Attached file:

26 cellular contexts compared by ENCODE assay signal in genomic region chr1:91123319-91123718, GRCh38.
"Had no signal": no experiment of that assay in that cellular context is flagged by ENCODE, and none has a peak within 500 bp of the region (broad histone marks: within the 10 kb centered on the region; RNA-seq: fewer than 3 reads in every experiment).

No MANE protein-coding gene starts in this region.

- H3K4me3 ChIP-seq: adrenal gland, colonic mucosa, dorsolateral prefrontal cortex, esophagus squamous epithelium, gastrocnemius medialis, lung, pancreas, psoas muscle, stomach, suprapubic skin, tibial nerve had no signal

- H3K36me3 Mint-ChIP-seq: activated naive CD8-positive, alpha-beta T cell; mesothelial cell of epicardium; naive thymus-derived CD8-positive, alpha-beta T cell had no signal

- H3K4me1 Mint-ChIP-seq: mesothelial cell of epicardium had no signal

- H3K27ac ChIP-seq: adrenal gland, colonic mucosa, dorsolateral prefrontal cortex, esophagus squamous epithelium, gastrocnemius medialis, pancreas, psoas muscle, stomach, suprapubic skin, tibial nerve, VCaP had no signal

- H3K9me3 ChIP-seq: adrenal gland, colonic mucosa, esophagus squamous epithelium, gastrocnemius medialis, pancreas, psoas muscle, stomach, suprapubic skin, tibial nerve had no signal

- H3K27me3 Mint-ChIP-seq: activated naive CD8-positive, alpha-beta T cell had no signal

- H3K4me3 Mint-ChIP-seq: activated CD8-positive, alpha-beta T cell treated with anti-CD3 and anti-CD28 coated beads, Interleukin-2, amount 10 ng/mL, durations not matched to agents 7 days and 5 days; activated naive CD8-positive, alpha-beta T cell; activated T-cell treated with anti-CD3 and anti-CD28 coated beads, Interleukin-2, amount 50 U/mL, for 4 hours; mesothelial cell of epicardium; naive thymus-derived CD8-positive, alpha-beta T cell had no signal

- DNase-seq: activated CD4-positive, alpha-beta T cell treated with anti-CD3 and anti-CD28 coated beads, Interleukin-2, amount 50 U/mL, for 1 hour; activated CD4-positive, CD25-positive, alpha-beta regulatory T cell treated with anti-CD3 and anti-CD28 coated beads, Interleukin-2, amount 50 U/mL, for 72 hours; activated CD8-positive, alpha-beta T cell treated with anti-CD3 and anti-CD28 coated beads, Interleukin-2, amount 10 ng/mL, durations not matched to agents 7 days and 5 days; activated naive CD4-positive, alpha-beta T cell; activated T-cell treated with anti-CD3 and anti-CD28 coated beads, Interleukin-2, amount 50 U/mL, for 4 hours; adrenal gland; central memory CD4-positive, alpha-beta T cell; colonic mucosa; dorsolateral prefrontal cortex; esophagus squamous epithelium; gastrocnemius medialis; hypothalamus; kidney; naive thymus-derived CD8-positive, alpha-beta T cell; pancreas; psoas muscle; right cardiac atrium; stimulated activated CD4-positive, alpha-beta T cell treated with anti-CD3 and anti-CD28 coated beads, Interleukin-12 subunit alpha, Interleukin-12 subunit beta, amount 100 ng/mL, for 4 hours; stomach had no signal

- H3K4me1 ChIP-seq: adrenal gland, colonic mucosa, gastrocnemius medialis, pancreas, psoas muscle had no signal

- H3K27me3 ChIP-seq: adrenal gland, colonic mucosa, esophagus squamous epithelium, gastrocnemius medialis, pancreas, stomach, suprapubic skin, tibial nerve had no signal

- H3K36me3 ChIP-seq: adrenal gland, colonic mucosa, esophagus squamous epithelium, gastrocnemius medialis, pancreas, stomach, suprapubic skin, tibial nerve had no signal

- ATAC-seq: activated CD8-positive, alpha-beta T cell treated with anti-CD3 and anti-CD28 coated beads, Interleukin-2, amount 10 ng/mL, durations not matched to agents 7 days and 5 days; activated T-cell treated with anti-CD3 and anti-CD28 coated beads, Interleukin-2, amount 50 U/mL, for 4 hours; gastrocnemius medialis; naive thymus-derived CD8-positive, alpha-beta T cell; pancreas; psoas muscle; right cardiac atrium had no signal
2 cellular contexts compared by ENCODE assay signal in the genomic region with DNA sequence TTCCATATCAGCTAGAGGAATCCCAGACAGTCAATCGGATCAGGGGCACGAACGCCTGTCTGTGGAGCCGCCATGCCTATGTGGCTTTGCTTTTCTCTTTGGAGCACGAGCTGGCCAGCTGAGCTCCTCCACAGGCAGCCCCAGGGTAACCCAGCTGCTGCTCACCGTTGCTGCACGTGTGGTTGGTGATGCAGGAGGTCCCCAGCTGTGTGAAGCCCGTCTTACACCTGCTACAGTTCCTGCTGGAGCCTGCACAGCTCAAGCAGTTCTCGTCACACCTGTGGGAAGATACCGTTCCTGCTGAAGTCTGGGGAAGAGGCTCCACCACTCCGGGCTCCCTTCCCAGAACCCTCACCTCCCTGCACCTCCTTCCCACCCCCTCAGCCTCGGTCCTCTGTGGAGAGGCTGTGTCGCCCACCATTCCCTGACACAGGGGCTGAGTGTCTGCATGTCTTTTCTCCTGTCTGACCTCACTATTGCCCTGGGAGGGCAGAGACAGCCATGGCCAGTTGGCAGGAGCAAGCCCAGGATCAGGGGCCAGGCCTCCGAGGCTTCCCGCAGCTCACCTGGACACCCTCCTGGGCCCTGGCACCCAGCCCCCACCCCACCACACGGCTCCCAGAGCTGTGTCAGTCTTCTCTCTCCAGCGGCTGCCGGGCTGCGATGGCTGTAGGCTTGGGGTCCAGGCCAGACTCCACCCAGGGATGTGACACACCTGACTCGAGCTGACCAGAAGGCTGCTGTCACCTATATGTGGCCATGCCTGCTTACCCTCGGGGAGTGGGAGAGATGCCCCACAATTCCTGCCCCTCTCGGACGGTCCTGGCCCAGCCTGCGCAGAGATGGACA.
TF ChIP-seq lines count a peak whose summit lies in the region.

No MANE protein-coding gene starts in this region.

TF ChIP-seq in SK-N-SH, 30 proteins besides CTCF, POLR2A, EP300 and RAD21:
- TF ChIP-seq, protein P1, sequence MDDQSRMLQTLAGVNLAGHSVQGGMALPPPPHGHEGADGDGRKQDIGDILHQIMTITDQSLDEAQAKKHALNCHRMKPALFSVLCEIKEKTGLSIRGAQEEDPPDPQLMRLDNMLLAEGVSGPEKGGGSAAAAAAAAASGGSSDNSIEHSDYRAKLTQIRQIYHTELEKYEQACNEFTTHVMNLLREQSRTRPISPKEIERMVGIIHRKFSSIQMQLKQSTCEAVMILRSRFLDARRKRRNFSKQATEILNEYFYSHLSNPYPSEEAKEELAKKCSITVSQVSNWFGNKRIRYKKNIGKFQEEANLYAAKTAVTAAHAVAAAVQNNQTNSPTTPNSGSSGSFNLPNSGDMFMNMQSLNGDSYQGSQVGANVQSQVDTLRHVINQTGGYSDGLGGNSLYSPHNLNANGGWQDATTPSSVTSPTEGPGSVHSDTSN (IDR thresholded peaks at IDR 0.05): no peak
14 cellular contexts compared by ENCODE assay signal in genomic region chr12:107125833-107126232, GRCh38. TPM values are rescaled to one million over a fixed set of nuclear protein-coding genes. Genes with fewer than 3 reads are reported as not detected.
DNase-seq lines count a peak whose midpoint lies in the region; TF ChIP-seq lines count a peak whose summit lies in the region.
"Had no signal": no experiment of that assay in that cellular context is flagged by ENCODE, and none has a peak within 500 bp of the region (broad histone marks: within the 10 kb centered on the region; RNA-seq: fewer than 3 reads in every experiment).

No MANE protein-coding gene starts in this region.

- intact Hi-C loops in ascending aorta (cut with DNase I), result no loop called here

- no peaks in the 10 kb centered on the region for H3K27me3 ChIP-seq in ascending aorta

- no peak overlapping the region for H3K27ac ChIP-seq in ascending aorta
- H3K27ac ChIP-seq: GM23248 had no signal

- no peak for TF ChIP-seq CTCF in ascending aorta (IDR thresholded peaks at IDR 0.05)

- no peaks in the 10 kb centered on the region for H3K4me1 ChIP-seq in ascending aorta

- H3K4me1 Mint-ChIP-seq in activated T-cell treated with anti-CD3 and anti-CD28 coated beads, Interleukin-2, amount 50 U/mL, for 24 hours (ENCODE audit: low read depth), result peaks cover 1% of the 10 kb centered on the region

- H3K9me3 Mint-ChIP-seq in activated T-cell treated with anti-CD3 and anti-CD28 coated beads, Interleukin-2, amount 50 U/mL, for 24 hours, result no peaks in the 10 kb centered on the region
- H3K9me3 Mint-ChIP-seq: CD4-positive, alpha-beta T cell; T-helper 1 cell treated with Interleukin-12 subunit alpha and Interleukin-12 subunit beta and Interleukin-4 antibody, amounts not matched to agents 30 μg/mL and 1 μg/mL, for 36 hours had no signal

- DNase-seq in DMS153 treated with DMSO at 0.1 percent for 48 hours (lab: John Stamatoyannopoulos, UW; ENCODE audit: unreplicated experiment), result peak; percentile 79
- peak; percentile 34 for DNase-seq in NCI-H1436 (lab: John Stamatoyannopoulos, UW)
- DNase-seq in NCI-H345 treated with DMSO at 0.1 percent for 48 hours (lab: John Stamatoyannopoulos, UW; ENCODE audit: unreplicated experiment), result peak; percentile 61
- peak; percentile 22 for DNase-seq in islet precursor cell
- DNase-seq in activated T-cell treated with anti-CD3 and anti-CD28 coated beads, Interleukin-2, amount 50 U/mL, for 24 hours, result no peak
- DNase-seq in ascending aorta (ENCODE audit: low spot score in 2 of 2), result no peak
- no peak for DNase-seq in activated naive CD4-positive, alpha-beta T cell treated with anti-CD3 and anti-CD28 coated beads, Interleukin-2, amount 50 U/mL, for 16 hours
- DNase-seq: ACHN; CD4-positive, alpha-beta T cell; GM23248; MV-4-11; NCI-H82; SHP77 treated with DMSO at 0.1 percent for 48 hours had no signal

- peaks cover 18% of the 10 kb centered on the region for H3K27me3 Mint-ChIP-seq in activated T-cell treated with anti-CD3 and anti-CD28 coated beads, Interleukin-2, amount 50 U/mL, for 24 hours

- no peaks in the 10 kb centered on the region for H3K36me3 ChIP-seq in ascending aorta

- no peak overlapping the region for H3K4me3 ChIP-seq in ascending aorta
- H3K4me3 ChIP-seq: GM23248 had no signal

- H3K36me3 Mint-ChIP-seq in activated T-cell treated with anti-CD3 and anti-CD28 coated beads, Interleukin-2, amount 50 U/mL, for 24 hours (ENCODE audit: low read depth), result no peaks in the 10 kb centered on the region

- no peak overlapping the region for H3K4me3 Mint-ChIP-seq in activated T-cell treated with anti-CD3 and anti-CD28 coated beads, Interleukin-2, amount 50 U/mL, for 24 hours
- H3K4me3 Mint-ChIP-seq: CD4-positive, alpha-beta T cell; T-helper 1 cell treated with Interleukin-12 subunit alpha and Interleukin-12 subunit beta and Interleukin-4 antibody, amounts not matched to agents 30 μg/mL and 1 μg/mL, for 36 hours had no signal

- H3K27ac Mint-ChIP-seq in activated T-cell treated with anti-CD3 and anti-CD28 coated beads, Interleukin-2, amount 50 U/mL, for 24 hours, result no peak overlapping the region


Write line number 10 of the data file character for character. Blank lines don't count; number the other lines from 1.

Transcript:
- H3K4me3 Mint-ChIP-seq: activated CD8-positive, alpha-beta T cell treated with anti-CD3 and anti-CD28 coated beads, Interleukin-2, amount 10 ng/mL, durations not matched to agents 7 days and 5 days; activated naive CD8-positive, alpha-beta T cell; activated T-cell treated with anti-CD3 and anti-CD28 coated beads, Interleukin-2, amount 50 U/mL, for 4 hours; mesothelial cell of epicardium; naive thymus-derived CD8-positive, alpha-beta T cell had no signal